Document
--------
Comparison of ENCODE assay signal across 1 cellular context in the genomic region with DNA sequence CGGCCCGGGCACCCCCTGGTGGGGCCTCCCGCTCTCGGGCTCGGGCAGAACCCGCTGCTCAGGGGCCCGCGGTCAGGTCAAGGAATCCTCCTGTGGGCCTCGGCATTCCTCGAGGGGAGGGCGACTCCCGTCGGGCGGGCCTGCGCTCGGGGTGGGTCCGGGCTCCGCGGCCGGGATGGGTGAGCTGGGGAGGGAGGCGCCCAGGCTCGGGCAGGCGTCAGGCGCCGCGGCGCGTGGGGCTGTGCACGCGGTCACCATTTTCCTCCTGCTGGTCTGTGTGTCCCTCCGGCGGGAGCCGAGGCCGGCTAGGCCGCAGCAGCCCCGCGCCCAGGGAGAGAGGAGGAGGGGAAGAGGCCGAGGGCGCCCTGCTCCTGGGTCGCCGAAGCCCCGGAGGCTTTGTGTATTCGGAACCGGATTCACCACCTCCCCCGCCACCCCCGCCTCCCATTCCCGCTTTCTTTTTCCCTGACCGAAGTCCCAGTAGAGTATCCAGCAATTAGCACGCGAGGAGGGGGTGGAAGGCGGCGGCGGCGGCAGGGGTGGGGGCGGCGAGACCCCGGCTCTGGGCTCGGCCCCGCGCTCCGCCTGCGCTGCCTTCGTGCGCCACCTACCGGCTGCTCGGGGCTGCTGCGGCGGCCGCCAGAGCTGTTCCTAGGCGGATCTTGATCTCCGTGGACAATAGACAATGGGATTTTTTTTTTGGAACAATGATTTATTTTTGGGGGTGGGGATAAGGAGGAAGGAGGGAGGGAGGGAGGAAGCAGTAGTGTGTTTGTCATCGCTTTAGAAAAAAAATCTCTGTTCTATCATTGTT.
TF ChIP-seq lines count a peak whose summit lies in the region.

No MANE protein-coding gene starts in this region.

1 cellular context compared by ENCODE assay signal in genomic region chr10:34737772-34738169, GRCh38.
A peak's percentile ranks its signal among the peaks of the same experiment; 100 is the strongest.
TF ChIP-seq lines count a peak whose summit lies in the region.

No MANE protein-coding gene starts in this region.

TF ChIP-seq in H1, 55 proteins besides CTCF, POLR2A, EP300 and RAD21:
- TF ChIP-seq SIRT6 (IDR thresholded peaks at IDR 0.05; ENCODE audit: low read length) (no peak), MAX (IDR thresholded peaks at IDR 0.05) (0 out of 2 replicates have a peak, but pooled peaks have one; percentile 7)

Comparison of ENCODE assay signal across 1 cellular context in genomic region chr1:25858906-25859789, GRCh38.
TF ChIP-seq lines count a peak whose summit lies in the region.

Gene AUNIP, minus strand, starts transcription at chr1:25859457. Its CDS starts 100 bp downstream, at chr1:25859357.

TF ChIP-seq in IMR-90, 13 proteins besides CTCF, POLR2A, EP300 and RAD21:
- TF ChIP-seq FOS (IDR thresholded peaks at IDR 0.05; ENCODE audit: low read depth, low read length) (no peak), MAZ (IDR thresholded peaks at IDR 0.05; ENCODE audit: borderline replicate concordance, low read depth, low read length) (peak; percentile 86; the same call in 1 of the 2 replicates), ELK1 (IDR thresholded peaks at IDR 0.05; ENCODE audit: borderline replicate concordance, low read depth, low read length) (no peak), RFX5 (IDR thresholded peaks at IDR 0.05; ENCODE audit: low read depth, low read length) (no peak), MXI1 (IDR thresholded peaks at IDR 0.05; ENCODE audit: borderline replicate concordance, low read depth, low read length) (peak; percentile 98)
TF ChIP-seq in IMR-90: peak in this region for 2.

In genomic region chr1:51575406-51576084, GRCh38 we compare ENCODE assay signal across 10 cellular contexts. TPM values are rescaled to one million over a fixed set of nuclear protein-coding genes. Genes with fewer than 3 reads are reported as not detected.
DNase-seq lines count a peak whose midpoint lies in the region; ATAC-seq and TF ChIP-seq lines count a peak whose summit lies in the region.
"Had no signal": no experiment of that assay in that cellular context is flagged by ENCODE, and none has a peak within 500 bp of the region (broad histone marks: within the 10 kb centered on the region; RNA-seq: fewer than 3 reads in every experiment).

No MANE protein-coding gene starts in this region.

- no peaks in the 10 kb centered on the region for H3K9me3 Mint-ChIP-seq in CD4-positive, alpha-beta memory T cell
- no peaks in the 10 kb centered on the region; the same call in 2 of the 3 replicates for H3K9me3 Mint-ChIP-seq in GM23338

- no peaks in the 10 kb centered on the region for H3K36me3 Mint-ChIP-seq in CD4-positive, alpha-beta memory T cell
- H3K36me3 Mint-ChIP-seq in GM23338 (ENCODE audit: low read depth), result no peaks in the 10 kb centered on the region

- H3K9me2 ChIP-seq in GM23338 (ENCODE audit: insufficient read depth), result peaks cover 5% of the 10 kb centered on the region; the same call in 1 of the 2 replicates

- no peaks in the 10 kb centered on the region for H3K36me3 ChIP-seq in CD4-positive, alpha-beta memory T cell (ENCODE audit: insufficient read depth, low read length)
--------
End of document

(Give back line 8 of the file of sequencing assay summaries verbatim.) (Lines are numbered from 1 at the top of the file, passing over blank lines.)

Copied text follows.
TF ChIP-seq in H1, 55 proteins besides CTCF, POLR2A, EP300 and RAD21: